By Kari Hawkins, Redstone RocketJune 13, 2008
Redstone Arsenal's commander publicly sent his condolences last week to the family of the Marshall Space Flight Center engineer who was killed May 30 when a Huntsville Police Department high-speed car chase ended in a multi-car collision on the Arsenal at the intersection of Martin and Rideout roads.
"All of us are saddened by what occurred," Maj. Gen. Jim Myles said.
Darren Spurlock, 39, was killed in the collision and several others were injured when Huntsville police chased a car driven by Valerie Cox, 35, after drug agents tried to serve her a warrant in southwest Huntsville. Paulette Woodall, 36, was a passenger in the vehicle.
During the chase, Cox sped through the concrete barrier at Gate 1 and sped about four miles down Martin Road. Local law enforcement has a memorandum of agreement with the Army that allows them to continue chases onto federal property until Redstone Police assume jurisdiction.
In both an e-mail to Team Redstone employees and in a June 2 press conference, Myles said he and Arsenal officials will conduct a thorough internal investigation of the incident, and that providing a safe and secure work environment for Team Redstone employees is a top priority.
Describing May 30 as a "tough day for the Redstone family," Myles told local media June 2 that the incident "represents a significant challenge" to the Arsenal's safe and secure work environment.
A thorough investigation will provide authorities with information on what can be done to "possibly prevent another incident from occurring," Myles said.
"We want to tell the work force here that we understand what has occurred," he added. "We are taking all actions needed to mitigate what happened and to ensure the safety of the people who live and work on Redstone Arsenal."
Currently, only Gates 9 (Research Park Boulevard/Rideout Road) and 3 (Redstone Road) feature a full spectrum of security measures that meet Department of Defense standards. Three other gates - Gate 1 at Martin Road, Gate 8 at Drake Avenue and Gate 10 at Patton Road - while still meeting standards, are scheduled to be upgraded with those same security measures starting in the next 30 days. Those projects were planned before the May 30 incident.
Beyond such security measures, Arsenal officials will also look at the timeline of the incident and the communications that were ongoing between Arsenal security officials and Huntsville police.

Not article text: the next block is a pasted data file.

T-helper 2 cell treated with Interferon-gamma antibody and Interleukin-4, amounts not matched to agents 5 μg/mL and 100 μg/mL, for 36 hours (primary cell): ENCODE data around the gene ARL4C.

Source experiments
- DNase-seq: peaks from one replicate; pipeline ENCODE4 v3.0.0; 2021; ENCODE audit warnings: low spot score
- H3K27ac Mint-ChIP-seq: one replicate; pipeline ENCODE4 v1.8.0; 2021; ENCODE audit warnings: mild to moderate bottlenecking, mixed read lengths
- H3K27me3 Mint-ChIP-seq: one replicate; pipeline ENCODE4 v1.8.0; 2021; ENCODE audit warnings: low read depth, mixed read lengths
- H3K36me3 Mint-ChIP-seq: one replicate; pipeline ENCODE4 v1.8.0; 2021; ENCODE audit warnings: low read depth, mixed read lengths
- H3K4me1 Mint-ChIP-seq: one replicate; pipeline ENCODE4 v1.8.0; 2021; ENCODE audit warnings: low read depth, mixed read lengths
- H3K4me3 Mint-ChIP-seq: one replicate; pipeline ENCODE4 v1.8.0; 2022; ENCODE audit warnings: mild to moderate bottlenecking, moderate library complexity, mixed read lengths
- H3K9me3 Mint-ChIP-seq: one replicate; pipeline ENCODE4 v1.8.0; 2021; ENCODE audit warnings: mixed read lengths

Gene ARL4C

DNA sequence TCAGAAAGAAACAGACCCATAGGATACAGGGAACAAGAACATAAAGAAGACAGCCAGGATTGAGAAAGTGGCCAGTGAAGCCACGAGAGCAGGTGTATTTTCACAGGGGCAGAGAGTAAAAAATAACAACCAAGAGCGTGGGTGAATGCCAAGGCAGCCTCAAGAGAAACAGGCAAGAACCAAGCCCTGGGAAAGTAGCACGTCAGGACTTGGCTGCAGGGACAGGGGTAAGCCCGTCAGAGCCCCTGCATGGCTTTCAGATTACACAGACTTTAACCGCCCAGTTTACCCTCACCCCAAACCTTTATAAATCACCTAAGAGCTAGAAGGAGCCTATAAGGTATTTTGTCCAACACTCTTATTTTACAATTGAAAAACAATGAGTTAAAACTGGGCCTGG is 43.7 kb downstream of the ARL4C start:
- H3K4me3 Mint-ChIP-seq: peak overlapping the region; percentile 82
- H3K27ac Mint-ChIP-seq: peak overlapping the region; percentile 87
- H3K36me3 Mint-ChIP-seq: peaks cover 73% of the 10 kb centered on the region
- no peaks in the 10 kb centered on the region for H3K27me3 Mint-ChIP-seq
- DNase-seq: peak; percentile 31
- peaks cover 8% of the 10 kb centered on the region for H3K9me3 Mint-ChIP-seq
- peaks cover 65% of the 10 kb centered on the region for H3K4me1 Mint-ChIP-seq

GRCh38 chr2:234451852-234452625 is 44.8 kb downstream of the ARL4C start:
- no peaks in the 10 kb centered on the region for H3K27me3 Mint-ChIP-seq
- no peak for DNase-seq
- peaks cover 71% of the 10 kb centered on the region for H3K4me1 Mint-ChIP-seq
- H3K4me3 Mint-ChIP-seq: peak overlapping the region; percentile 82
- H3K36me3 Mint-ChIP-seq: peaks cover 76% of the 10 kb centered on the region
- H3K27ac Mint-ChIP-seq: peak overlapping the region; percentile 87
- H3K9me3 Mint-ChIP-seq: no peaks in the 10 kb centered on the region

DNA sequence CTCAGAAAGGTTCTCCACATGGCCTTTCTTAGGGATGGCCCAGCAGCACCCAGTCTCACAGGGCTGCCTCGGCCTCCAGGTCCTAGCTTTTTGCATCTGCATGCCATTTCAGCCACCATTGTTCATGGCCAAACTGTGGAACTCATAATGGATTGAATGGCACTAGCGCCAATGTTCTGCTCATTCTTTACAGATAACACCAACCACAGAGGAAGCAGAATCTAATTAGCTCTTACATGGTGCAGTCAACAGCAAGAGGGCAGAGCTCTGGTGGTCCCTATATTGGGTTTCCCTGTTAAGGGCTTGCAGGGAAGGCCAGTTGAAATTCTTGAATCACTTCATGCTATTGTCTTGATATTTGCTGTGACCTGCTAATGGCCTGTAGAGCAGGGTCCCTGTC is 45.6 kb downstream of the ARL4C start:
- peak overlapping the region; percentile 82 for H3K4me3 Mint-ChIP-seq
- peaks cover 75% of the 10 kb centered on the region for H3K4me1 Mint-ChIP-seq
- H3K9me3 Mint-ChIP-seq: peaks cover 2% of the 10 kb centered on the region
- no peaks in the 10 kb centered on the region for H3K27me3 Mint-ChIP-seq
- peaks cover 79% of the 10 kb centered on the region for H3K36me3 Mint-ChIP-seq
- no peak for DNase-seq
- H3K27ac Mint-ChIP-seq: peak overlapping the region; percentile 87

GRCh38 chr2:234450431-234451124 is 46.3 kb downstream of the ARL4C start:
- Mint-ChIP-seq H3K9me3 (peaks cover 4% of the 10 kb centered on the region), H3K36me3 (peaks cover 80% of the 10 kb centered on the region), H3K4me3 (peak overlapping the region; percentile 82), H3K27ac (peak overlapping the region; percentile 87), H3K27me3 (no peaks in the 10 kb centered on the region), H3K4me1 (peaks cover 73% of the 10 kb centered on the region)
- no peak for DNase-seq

"It is clear to me they (Huntsville police) made a call," Myles said. "The question is 'Did it come soon enough to take action'' The timeline was tight because of the high speed. It presented a pretty big challenge."
Officials now know that due to the short time lapse and the speed of the suspect vehicle, Redstone Police and the guards at the gate did not receive the notification before the arrival of the suspects at Gate 1. Huntsville Police Department officials have agreed to notify Redstone Arsenal anytime there is a pursuit near Arsenal boundaries.
Myles said that, although gate security is key, it's only one element of an overarching force protection strategy.
"There's a multi-layered approach to Force Protection and security on this post," he said. "Stopping a terrorist (or anyone without authorization to enter the installation) is not just about securing a gate; it's about understanding the threat to the installation."
Myles explained that it's hard to stop a terrorist incident unless you know a terrorist is there, the type of terrorist, and his or her intent. That's why Arsenal officials partner closely with federal organizations that are responsible for monitoring terrorism in the United States.
While the guards are authorized to use deadly force, Myles said, their response on May 30 was measured, appropriate and in accordance with the rules of engagement.
"They did not need to heighten the incident occurring at that moment," he said. "They didn't have enough information to say 'I think I'll pull my weapon out and shoot because they're trying to go through the gate.'"
There's a delicate balance in getting 48,000 cars on and off the installation each day while maintaining the right level of security.
"I want people to walk away with the same feeling I have," Myles said. "I believe this is a secure post, but at the same time, it will never become an armed camp like at FOB (forward operating base) Victory in Iraq."